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Published references to William Blake prior to the appearance of Alexander Gilchrist’s Life of Blake in 1863 are uncommon, generally brief, all too often inaccurate—but still worthy of notice as curious bits of Blakeana. G. E. Bentley, Jr., in his monumental Blake Books, attempts to list “all works published before 1863 which refer to Blake at all, except catalogues,” as he states in his Introduction.11 Oxford: Clarendon Press, 1977, p. 10. Selections from brief references to Blake, 1831-62, are reprinted in Bentley, ed., William Blake: The Critical Heritage (London and Boston: Routledge & Kegan Paul, 1975), pp. 220-69. A previously unnoticed reference appears in Thomas John Gullick and John Timbs, Painting Popularly Explained, first published in London in 1859 by “Kent and Co. (late Bogue), Fleet Street.” A two-page overview of “The Rise of Modern Water-Colour Painting” appears towards the end of this 318-page discussion of painting techniques. There (pp. 302-04), the authors note the early masters of the British school of watercolorists, including Paul Sandby, John Cozens, and Thomas Girtin. The section concludes with the following two sentences: 2 P. 304. Blake’s name does not appear in the highly selective index. Timbs later wrote a sketch of Blake’s life, based mostly on Gilchrist, in his English Eccentrics and Eccentricities (London: Chatto and Windus, 1875), pp. 339-50.

[Joseph Mallord William] Turner is even greater in water-colours than in oil; but several other eminent oil painters have distinguished themselves also in water-colour painting. The following are some of the principal deceased masters of this branch of art, viz., [William] Blake, and [Richard] Dadd (who both died insane), [Thomas] Rowlandson (the caricaturist), [George Fennel] Robson, [George] Barrett, [John] Varley, Samuel Prout, [Peter] Dewint, and Copley Fielding.2

It is surprising to find Blake included in an 1859 list of “principal deceased masters” in water-color; his appearance here suggests that Blake’s begin page 101 | back to top artistic reputation was being quietly resurrected shortly before the publication of Gilchrist’s biography. But the most remarkable feature of the passage is the symmetry of its errors: Blake was dead, but did not die insane; Dadd was insane, but did not die until 1886.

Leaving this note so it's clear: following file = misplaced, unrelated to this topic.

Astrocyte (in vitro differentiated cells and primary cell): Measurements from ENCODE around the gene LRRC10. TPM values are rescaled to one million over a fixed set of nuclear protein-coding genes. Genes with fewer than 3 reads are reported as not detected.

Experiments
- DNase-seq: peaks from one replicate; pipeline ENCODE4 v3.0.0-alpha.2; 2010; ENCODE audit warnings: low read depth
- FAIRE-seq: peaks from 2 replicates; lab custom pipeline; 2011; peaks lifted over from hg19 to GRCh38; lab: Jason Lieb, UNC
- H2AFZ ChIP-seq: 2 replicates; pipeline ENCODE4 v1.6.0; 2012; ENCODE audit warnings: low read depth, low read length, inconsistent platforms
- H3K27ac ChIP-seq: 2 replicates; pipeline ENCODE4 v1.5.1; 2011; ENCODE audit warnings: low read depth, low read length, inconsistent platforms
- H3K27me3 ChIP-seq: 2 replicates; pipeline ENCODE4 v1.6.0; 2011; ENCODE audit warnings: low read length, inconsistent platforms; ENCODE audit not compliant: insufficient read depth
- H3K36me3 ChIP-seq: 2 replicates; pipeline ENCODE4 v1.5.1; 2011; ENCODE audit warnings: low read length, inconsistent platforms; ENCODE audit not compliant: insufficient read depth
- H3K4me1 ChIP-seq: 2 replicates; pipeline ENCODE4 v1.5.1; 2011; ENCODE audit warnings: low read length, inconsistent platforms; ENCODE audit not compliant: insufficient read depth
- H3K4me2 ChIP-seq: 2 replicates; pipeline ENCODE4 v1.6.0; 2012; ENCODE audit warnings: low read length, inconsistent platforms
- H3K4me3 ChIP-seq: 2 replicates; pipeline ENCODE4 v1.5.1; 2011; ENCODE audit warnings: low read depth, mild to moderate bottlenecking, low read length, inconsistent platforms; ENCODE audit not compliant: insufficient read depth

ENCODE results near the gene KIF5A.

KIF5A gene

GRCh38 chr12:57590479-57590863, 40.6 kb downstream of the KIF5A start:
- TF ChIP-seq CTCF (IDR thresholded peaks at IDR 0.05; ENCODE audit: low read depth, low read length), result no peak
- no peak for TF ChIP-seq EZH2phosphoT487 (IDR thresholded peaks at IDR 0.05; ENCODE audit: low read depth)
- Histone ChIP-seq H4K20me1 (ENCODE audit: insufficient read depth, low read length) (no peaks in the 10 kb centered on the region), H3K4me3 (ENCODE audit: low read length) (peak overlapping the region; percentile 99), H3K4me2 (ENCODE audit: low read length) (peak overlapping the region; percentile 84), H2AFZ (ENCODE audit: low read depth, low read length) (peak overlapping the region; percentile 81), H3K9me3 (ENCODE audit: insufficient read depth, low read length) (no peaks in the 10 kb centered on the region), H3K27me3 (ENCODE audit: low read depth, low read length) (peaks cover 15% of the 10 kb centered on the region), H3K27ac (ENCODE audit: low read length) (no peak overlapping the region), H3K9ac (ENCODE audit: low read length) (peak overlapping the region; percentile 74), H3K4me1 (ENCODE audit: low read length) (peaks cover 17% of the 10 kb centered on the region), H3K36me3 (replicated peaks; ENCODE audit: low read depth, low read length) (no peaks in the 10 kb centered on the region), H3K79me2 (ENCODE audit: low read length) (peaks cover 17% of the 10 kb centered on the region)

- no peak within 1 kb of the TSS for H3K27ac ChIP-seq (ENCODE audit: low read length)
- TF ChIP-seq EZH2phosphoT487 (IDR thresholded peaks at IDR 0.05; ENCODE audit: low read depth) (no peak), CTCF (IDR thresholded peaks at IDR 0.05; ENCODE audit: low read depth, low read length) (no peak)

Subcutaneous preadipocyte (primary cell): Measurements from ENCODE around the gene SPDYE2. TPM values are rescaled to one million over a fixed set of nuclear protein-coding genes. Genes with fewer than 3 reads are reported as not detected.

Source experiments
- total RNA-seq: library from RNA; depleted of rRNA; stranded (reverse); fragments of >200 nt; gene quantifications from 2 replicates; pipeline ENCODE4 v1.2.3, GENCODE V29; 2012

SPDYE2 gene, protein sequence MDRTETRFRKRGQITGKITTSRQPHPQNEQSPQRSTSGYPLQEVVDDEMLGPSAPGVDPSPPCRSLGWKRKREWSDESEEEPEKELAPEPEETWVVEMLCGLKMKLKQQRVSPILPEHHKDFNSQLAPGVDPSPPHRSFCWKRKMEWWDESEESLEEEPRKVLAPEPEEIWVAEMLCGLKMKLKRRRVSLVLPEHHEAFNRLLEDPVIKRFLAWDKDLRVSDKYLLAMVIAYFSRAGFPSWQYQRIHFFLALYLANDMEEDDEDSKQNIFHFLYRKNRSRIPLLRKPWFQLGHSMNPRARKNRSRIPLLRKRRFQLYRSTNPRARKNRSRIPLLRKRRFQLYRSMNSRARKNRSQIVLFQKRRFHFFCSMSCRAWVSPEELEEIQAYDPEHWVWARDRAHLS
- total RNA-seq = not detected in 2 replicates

Gullick and Timbs very probably lifted some of their misinformation from A Handbook to the Water Colours, Drawings, and Engravings, in the [Manchester] Art Treasures Exhibition, Being a Reprint of Critical Notices Originally Published in “The Manchester Guardian” (London, 1857).33 First noted in connection with Blake in Suzanne R. Hoover, “Fifty Additions to Blake Bibliography: Further Data for the Study of His Reputation in the Nineteenth Century,” Blake Newsletter, 5 (Winter, 1971-72), 169. See also Bentley, ed., Blake: The Critical Heritage, p. 258; Bentley, Blake Books, p. 660 no. A563. The original “Notices” in the Manchester Guardian have not been traced. On p. 297 of their book, Gullick and Timbs refer to the Catalogue (different from the Handbook) of the 1857 Manchester exhibition and on p. 303 they refer to the Handbook, the authorship of which they attribute to “Mr. Tom Taylor.” In this work, pp. 12-13, the anonymous author compares Blake and Dadd and asserts that “both were mad . . . [but] Blake’s fancies were lovely, rather than terrible.”44 P. 12; quoted from Bentley, Blake Books, p. 660.

The statement—premature by a mere twenty-seven years—that Dadd was deceased may have resulted from a misreading of other published statements. The Art-Union of October 1843 took note of Dadd’s insanity, his murder of his father in August 1843, and his subsequent confinement. The journal apostrophizes the unfortunate man as follows: “The late Richard Dadd. Alas! . . . for, although the grave has not actually closed over him, he must be classed among the dead.”55 Vol. 5, p. 267; quoted from Patricia Allderidge, The Late Richard Dadd, exhibition catalogue (London: The Tate Gallery, 1974), p. 9. Allderidge notes the reference to Dadd in Painting Popularly Explained, but does not record its authors or the reference to Blake. Perhaps Gullick and Timbs misconstrued this (or some other) elegy for Dadd’s psychological demise, and this prompted them to list him, along with Blake, among the principal, insane, and deceased British masters of watercolor.

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